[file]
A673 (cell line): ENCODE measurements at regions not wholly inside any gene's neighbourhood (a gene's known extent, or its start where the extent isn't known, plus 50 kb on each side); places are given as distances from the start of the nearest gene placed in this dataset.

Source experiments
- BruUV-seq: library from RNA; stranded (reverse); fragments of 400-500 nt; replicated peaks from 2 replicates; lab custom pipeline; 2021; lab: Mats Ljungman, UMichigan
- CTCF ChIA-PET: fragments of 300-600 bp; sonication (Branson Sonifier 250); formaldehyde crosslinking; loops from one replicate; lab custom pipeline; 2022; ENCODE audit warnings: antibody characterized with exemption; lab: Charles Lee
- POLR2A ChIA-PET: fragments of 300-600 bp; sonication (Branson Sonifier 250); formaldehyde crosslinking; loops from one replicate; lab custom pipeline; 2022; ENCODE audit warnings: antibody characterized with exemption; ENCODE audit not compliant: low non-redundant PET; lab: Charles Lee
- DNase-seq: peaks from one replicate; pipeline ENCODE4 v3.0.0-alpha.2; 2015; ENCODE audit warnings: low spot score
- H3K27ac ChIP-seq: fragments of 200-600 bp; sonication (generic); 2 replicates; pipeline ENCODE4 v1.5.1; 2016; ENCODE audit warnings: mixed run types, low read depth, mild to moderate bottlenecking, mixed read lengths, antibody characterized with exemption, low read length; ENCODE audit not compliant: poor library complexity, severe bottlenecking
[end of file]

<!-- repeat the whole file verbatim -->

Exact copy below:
A673 (cell line): ENCODE measurements at regions not wholly inside any gene's neighbourhood (a gene's known extent, or its start where the extent isn't known, plus 50 kb on each side); places are given as distances from the start of the nearest gene placed in this dataset.

Source experiments
- BruUV-seq: library from RNA; stranded (reverse); fragments of 400-500 nt; replicated peaks from 2 replicates; lab custom pipeline; 2021; lab: Mats Ljungman, UMichigan
- CTCF ChIA-PET: fragments of 300-600 bp; sonication (Branson Sonifier 250); formaldehyde crosslinking; loops from one replicate; lab custom pipeline; 2022; ENCODE audit warnings: antibody characterized with exemption; lab: Charles Lee
- POLR2A ChIA-PET: fragments of 300-600 bp; sonication (Branson Sonifier 250); formaldehyde crosslinking; loops from one replicate; lab custom pipeline; 2022; ENCODE audit warnings: antibody characterized with exemption; ENCODE audit not compliant: low non-redundant PET; lab: Charles Lee
- DNase-seq: peaks from one replicate; pipeline ENCODE4 v3.0.0-alpha.2; 2015; ENCODE audit warnings: low spot score
- H3K27ac ChIP-seq: fragments of 200-600 bp; sonication (generic); 2 replicates; pipeline ENCODE4 v1.5.1; 2016; ENCODE audit warnings: mixed run types, low read depth, mild to moderate bottlenecking, mixed read lengths, antibody characterized with exemption, low read length; ENCODE audit not compliant: poor library complexity, severe bottlenecking